The story is now set in Washington, DC and Massachusetts in the 1870s. The Civil War is over, slavery is outlawed, but racial tensions and injustices remain. The central figures, who address the audience to introduce themselves at the beginning of the show, are Jewish moneylender Shylock (Gary Wayne Barker), and Antoine (J. Samuel Davis), a black businessman who was born free, and who borrows money from Shylock to help his young friend, Benjamin Bassanio (Rob White) woo a wealthy young woman named Portia (Courtney Bailey Parker). That all sounds like The Merchant of Venice, essentially, but there are notable twists. There are some important things Benjamin hasn’t told Antoine about Portia, and about the manner in which he’s going about pursuing her. Shylock, for his part, is given a lot more backstory, and is a more sympathetic character, although he’s overprotective of his daughter Jessica (Alicen Moser), leading to her wanting to leave his house for good. She’s also attracted to Finn (Paul Edwards), a young Irish immigrant who has ulterior motives for pursuing Jessica, at least at first. Portia, in the meantime, wants to go to Harvard law school and become a lawyer, but she’s not allowed because she’s a woman. That doesn’t stop her, though. Meanwhile, Portia’s longtime maid and confidante Nessa (Rae Davis) is aware of more than she lets on, and challenges Portia on her own biases. There’s also Lancelot (Karl Hawkins), Shylock’s household servant who sympathizes to degrees with both Shylock and Jessica and finds himself in the middle of all the disputes. That’s the setup, really, but there’s a whole lot that goes on here that I won’t spoil. It follows the basic framework of The Merchant of Venice in a lot of ways, but also deviates from that plot in several important ways. Several key speeches from Shakespeare are included, as well, especially notable speeches for Shylock and Portia.

This is a fascinating twist on the source material, which has been subject for controversy and criticism over the years, especially in its treatment of Shylock and Jewish people in general. Here, the twist is that nobody is in the dominant social group in 1870s society. The main characters are Jewish or black, and there’s also the Irish Finn, and Portia who is wealthy and white, but as a woman isn’t allowed to pursue the career she desires, and is expected to make an advantageous marriage. The tensions represented here are personal as well as societal, and larger issues of systemic injustice are also emphasized, with some fourth-wall breaking and direct challenges to the 2019 audience. The tone is still, for the most part, comic, but there’s some poignant drama here, as well, particularly in the expanded backstory of Shylock, which gives his reasons for sheltering his daughter and demanding his “pound of flesh” from Antoine. The dynamics of all the relationships are turned around, but ultimately it’s a comedy and there is still hope.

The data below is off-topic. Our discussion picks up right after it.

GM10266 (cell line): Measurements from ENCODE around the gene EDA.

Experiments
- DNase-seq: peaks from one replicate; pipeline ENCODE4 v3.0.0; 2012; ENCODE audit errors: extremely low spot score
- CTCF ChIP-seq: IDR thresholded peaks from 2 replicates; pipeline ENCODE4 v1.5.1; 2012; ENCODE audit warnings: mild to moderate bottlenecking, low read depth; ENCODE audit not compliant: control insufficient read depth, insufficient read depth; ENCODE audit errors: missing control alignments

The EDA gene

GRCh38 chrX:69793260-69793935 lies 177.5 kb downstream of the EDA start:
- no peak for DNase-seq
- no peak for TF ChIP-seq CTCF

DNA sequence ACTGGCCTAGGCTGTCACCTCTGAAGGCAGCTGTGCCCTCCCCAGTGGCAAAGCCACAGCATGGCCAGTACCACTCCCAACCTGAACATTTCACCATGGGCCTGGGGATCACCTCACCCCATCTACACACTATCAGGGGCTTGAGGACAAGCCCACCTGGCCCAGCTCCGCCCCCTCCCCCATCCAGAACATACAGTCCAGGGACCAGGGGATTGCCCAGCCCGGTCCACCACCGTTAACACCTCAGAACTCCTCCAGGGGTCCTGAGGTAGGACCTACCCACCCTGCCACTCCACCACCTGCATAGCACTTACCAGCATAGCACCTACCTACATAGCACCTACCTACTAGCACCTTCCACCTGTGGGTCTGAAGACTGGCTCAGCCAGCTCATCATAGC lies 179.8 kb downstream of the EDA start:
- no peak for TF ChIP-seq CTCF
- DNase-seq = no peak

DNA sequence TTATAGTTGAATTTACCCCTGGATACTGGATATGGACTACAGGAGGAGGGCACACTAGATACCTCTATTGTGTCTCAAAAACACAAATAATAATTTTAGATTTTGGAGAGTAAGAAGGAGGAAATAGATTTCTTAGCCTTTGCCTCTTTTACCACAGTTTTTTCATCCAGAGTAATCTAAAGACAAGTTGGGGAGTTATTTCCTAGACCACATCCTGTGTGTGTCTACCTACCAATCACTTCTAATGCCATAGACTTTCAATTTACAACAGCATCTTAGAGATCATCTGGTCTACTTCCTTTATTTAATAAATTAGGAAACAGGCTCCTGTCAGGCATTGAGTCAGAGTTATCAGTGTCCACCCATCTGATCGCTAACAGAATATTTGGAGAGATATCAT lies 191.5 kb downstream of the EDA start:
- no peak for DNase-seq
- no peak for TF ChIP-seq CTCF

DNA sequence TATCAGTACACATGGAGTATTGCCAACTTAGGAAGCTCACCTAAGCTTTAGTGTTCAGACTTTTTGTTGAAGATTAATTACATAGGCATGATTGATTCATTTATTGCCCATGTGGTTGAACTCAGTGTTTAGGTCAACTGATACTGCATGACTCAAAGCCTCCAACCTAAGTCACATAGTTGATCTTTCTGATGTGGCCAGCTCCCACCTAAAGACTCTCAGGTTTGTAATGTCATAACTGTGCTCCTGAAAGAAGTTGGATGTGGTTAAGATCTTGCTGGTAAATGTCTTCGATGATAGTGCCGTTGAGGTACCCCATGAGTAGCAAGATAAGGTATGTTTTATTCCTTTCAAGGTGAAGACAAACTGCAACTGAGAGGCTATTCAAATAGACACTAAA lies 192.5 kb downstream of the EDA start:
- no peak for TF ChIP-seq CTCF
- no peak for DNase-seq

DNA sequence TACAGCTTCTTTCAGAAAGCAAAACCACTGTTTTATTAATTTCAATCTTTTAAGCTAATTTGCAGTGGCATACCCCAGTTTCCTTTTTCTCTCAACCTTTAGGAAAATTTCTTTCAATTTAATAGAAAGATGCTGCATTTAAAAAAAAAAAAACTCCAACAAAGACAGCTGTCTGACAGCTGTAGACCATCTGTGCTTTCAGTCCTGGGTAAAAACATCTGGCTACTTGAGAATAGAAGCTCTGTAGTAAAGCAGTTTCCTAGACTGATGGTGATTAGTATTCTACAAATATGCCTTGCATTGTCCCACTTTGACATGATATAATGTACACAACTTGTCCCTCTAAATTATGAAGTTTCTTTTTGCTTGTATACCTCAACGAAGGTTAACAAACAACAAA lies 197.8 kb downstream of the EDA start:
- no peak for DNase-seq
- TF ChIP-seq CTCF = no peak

The staging by director Jacqueline Thompson is fast-paced and dynamic, and the cast assembled here is truly excellent. Davis and Barker are the central figures, and both are terrific. Barker’s Shylock is guarded, insecure, but also proud at the same time, and Davis displays considerable presence as the determined Antoine. Both men energize the stage when they are on it, and their scenes together are especially memorable. There are also impressive performances from White and Parker, who display strong chemistry as Benjamin and Portia; and Moser and Edwards, with equally strong chemistry as Jessica and Finn. Davis, as the witty, occasionally snarky Nessa, and Hawkins as Lancelot also display good chemistry and excellent comic timing. It’s a cohesive ensemble all around, bringing a lot of humor, as well as depth to their portrayals.

Technically, this production is a wonder, with a stunning multilevel set by David Blake and meticulously detailed period costumes by Felia Davenport. Sean Savoie’s lighting also contributes effectively to the mood and tone of the production, as do Zoe Sullivan’s sound and projection, helping to transport the audience back to a different, fully realized time and place.

District Merchants is a funny play, but also poignant and challenging. It takes a well-known Shakespearean tale and turns it around, bringing new depth to the relationships and situations. It also boasts a first-rate cast of local performers. It’s another impressive, intriguing comedy by Aaron Posner, given a remarkable production at New Jewish Theatre.

Gary Wayne Barker
Photo by Eric Woolsey
New Jewish Theatre

New Jewish Theatre is presenting District Merchants at the Marvin & Harlene Wool Studio Theatre at the JCC’s Staenberg Family Complex until February 10, 2019.